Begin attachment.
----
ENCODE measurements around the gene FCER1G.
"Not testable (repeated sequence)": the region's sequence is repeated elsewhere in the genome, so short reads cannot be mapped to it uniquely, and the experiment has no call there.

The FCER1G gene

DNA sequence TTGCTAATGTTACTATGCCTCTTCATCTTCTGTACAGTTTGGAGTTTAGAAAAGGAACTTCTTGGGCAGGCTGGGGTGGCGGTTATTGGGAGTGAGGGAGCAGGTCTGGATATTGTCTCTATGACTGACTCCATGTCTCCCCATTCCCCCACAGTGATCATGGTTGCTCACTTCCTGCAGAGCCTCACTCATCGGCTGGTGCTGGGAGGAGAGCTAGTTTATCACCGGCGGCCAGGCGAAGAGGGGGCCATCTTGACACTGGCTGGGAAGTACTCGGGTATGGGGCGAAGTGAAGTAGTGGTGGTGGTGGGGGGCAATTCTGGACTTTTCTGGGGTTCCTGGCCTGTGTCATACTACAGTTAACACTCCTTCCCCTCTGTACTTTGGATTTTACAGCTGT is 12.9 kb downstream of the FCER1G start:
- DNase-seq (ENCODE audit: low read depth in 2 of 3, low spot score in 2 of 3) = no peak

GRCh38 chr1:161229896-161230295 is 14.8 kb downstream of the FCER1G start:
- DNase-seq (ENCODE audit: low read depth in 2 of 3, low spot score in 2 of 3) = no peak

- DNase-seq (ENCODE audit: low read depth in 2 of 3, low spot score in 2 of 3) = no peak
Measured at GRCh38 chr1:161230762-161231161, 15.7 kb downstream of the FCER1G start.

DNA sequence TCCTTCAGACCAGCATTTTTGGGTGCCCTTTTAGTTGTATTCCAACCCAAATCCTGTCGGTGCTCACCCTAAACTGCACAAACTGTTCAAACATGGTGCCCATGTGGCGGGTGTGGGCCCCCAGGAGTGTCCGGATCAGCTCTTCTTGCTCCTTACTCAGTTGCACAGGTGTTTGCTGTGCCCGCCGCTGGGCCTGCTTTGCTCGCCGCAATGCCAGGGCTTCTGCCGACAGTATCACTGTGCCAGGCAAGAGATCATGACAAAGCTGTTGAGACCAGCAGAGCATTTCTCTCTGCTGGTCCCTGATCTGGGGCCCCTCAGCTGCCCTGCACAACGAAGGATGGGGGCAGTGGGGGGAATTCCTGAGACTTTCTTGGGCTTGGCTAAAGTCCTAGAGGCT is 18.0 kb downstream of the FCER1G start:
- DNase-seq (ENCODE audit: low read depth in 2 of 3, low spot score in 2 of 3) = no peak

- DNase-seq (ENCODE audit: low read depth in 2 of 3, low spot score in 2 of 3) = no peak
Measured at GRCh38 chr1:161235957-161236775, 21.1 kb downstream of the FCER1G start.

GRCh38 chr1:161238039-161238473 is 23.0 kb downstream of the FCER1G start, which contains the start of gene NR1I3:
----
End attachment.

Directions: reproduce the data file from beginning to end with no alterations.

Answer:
ENCODE measurements around the gene FCER1G.
"Not testable (repeated sequence)": the region's sequence is repeated elsewhere in the genome, so short reads cannot be mapped to it uniquely, and the experiment has no call there.

The FCER1G gene

DNA sequence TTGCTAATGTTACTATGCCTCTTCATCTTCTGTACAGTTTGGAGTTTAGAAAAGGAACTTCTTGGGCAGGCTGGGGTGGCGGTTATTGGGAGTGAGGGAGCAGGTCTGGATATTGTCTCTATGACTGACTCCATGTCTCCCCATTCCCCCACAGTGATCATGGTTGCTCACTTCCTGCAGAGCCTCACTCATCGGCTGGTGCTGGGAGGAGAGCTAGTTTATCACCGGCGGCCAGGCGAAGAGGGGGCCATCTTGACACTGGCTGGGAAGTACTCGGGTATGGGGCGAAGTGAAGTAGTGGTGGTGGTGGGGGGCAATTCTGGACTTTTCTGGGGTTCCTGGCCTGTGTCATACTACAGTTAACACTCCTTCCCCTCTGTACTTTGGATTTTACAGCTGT is 12.9 kb downstream of the FCER1G start:
- DNase-seq (ENCODE audit: low read depth in 2 of 3, low spot score in 2 of 3) = no peak

GRCh38 chr1:161229896-161230295 is 14.8 kb downstream of the FCER1G start:
- DNase-seq (ENCODE audit: low read depth in 2 of 3, low spot score in 2 of 3) = no peak

- DNase-seq (ENCODE audit: low read depth in 2 of 3, low spot score in 2 of 3) = no peak
Measured at GRCh38 chr1:161230762-161231161, 15.7 kb downstream of the FCER1G start.

DNA sequence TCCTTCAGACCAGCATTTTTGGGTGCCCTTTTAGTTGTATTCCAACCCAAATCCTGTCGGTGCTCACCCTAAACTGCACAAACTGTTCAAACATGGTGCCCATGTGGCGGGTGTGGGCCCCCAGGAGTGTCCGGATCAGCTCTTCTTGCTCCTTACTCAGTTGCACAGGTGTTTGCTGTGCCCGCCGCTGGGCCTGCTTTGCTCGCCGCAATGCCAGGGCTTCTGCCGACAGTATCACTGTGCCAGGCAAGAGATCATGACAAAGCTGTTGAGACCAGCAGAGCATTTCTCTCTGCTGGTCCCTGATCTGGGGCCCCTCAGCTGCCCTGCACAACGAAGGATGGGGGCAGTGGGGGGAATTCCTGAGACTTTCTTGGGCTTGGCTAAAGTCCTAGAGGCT is 18.0 kb downstream of the FCER1G start:
- DNase-seq (ENCODE audit: low read depth in 2 of 3, low spot score in 2 of 3) = no peak

- DNase-seq (ENCODE audit: low read depth in 2 of 3, low spot score in 2 of 3) = no peak
Measured at GRCh38 chr1:161235957-161236775, 21.1 kb downstream of the FCER1G start.

GRCh38 chr1:161238039-161238473 is 23.0 kb downstream of the FCER1G start, which contains the start of gene NR1I3: